The review has been arranged and illustrated for the Victorian Web by Jacqueline Banerjee. All images other than the first are from the sources specified, rather than the book under review, which is, however, attractively illustrated. Click on the images to enlarge them, and sometimes for more information about how they can be reused.
Front cover of the book under review.
According to the blurb, this new biography of Queen Victoria (2014) is exhaustively researched and definitive. Fortunately, it is much pleasanter to read than the words "exhaustively researched" suggest, but it is not without its weaknesses. This is principally because it is marked throughout by Wilson's admiration for Queen Victoria, mixed, as he admits later, with awe. He shows considerable empathy for his subject in all the travails of her long life. It follows that his biography refutes many of the long-standing negative impressions that some of us might have of Victoria. The inescapable risk in doing so is that the book might tilt too far in the other direction. Whether it does or not, the individual reader must decide.
Wilson follows a conventional structure with a largely chronological thread. Just occasionally the narrative goes ahead to retain coherence on a particular theme and it is not always immediately obvious when one has stepped back to cover other, earlier ground. It has not only been as well researched as the publishers claim but also draws on more than half a lifetime of Wilson's reading and reflection on the nineteenth century. He has written at least three previous books on the period. The account of the Queen's visit to Abbotsford in 1867 (295-96) illustrates how Wilson has been able to draw on his own earlier work: his critical biography of Sir Walter Scott (subtitled The Laird of Abbotsford) came out in 1980.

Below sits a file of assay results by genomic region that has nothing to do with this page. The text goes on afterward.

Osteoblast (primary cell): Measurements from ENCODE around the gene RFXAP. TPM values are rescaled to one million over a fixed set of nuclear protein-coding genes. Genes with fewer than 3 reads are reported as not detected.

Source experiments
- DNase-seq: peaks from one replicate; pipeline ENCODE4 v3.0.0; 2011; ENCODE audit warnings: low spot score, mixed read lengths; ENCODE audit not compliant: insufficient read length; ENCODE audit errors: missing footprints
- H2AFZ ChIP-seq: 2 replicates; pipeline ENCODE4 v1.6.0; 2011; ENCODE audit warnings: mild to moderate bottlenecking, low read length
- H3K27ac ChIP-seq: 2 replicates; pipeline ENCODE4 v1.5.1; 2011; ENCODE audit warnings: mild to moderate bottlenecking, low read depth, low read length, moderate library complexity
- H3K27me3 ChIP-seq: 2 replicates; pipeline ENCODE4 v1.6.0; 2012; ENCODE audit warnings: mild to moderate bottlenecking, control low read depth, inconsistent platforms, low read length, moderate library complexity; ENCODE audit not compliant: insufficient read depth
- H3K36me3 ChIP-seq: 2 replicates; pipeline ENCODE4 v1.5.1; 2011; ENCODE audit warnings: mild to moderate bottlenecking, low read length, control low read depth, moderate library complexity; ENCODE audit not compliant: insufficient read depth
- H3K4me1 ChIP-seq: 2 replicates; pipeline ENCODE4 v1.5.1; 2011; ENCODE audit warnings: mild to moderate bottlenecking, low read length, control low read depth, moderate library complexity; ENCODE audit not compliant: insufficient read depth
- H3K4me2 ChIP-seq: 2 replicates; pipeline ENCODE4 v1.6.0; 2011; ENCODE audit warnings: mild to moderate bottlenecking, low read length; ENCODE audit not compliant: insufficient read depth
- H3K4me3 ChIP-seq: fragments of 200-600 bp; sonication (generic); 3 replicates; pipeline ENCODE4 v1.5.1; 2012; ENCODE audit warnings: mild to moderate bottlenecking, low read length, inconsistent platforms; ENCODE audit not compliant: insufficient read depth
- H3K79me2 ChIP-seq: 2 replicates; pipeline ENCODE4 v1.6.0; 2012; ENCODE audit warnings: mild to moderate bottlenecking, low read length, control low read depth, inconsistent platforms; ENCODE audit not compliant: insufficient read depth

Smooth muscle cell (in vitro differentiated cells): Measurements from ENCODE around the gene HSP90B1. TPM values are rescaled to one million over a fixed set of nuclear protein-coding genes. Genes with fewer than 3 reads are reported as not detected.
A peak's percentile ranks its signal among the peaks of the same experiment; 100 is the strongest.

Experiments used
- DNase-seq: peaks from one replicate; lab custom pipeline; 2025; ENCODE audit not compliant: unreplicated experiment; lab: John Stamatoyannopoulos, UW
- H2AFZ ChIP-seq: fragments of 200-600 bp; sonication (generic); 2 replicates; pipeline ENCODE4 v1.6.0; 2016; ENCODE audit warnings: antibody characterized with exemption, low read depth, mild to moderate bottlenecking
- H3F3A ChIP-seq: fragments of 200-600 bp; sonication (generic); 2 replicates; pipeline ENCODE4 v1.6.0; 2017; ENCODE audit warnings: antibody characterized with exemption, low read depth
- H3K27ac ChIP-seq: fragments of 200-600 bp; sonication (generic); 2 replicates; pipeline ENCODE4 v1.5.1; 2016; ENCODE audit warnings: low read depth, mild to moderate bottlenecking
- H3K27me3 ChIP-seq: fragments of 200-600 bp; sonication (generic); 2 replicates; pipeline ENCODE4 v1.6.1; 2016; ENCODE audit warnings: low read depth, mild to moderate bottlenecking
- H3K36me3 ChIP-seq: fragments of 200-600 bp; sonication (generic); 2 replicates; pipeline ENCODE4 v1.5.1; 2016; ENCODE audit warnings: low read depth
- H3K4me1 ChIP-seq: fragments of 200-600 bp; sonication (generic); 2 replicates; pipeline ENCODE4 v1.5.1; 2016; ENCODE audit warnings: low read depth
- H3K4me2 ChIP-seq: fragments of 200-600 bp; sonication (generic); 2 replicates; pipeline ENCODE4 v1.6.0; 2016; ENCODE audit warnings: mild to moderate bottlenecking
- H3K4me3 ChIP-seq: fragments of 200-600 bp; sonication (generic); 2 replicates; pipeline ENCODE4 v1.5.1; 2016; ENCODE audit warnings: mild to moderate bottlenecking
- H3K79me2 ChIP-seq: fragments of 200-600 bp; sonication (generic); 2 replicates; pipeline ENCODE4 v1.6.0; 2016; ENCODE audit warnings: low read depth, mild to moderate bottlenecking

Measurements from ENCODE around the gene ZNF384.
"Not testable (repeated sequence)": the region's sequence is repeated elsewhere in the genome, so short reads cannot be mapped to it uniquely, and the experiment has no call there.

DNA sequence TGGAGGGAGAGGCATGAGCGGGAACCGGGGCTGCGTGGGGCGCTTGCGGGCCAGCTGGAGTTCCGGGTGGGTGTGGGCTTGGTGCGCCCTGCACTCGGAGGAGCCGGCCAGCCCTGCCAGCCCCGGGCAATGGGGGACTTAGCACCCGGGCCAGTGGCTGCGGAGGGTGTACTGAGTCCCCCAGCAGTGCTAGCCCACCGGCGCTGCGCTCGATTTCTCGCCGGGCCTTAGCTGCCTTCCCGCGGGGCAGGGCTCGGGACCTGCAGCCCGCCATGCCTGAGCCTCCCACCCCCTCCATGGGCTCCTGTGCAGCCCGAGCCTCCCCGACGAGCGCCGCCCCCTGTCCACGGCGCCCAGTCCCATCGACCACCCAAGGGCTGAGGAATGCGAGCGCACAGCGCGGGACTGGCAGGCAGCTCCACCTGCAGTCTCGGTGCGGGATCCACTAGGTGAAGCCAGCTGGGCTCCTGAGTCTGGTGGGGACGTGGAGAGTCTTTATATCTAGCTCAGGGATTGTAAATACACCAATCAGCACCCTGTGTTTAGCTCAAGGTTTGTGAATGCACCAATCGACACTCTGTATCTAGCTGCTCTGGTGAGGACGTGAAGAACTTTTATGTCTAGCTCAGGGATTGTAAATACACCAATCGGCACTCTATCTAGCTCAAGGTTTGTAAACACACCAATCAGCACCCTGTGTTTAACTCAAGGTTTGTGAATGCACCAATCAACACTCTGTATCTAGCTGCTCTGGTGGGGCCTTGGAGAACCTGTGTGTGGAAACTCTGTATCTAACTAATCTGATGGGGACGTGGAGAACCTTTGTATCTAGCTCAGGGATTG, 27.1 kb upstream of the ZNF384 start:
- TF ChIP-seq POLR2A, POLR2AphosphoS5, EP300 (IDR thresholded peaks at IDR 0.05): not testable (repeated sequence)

On some of the issues where Victoria has been criticised by others – her susceptibility to Disraeli's flattery, her hostility to Gladstone, her limited understanding of the implications of the extension of democracy during her reign, her treatment of her children and particularly of her heir, her relationships with John Brown and Abdul Karim (the Munshi) which deeply upset her family, her failure to discharge her duties with the conscientiousness that we have come to take for granted in the Sovereign since before the Second World War – Wilson is either sympathetic to the Queen or less critical than he might have been. He does not, however, attempt to defend Victoria over the affair of Lady Flora Hastings, a lady-in-waiting to the Duchess of Kent. Lady Flora died of a malignant tumour in 1839 which had led to gossip that she was pregnant. The Queen's insistence on a medical examination seems harsh, especially as it revealed that she was a virgin but did not detect that she was already terminally ill. He is also justifiably critical of her unwillingness to make some changes to the court when she asked Peel to form a government in 1839. Even here though, reasonably enough perhaps, he points to her inescapable immaturity.